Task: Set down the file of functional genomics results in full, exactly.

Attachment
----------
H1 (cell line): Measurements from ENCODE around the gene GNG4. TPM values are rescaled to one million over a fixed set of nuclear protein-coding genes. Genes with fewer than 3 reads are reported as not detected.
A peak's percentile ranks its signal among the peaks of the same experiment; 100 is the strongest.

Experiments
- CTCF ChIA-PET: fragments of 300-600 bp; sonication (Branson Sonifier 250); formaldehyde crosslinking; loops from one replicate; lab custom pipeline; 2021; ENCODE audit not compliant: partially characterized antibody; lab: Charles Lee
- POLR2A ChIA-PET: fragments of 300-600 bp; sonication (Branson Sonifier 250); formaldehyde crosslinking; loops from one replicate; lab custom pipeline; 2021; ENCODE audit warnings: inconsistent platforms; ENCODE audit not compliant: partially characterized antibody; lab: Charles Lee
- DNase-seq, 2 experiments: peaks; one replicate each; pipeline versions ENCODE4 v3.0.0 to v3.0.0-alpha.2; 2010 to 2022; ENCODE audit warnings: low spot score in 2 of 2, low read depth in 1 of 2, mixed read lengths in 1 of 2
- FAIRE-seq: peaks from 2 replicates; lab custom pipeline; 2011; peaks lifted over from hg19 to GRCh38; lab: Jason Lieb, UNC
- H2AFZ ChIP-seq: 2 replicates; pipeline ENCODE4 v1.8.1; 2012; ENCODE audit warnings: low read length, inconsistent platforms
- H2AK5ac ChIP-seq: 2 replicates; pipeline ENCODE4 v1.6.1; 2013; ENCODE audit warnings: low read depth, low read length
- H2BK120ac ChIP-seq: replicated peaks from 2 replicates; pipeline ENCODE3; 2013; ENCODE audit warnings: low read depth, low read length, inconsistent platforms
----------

H1 (cell line): Measurements from ENCODE around the gene GNG4. TPM values are rescaled to one million over a fixed set of nuclear protein-coding genes. Genes with fewer than 3 reads are reported as not detected.
A peak's percentile ranks its signal among the peaks of the same experiment; 100 is the strongest.

Experiments
- CTCF ChIA-PET: fragments of 300-600 bp; sonication (Branson Sonifier 250); formaldehyde crosslinking; loops from one replicate; lab custom pipeline; 2021; ENCODE audit not compliant: partially characterized antibody; lab: Charles Lee
- POLR2A ChIA-PET: fragments of 300-600 bp; sonication (Branson Sonifier 250); formaldehyde crosslinking; loops from one replicate; lab custom pipeline; 2021; ENCODE audit warnings: inconsistent platforms; ENCODE audit not compliant: partially characterized antibody; lab: Charles Lee
- DNase-seq, 2 experiments: peaks; one replicate each; pipeline versions ENCODE4 v3.0.0 to v3.0.0-alpha.2; 2010 to 2022; ENCODE audit warnings: low spot score in 2 of 2, low read depth in 1 of 2, mixed read lengths in 1 of 2
- FAIRE-seq: peaks from 2 replicates; lab custom pipeline; 2011; peaks lifted over from hg19 to GRCh38; lab: Jason Lieb, UNC
- H2AFZ ChIP-seq: 2 replicates; pipeline ENCODE4 v1.8.1; 2012; ENCODE audit warnings: low read length, inconsistent platforms
- H2AK5ac ChIP-seq: 2 replicates; pipeline ENCODE4 v1.6.1; 2013; ENCODE audit warnings: low read depth, low read length
- H2BK120ac ChIP-seq: replicated peaks from 2 replicates; pipeline ENCODE3; 2013; ENCODE audit warnings: low read depth, low read length, inconsistent platforms